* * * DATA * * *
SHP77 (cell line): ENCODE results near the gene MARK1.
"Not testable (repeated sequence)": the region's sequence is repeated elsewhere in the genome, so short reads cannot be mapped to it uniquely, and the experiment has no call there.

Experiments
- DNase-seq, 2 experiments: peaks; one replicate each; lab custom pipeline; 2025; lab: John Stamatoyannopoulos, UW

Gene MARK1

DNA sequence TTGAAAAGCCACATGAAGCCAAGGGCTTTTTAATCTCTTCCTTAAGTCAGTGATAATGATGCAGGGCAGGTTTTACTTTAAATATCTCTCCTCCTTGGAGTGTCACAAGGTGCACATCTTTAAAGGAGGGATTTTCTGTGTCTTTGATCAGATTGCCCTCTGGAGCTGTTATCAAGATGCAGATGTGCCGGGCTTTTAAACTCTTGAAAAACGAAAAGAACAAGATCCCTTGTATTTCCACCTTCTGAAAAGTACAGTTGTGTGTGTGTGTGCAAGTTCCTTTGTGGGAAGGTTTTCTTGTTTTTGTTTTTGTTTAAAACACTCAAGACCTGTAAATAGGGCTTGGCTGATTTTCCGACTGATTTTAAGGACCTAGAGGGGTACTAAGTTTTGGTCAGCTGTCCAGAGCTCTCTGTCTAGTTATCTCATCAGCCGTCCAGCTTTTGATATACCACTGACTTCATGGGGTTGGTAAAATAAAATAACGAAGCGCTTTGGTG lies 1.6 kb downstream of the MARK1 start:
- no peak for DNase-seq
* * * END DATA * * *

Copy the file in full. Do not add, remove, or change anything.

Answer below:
SHP77 (cell line): ENCODE results near the gene MARK1.
"Not testable (repeated sequence)": the region's sequence is repeated elsewhere in the genome, so short reads cannot be mapped to it uniquely, and the experiment has no call there.

Experiments
- DNase-seq, 2 experiments: peaks; one replicate each; lab custom pipeline; 2025; lab: John Stamatoyannopoulos, UW

Gene MARK1

DNA sequence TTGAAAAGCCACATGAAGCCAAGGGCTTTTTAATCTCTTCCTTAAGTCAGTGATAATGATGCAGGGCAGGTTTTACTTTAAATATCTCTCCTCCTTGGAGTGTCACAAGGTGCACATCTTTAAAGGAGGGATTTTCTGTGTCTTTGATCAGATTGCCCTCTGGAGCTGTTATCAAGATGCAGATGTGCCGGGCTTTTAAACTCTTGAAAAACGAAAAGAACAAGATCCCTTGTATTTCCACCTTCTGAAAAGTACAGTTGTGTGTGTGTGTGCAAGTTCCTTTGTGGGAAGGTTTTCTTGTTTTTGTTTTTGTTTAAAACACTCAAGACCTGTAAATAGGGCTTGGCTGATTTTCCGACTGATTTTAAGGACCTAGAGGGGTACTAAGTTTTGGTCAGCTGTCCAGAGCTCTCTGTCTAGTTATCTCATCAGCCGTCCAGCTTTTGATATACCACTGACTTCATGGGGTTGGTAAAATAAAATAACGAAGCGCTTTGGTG lies 1.6 kb downstream of the MARK1 start:
- no peak for DNase-seq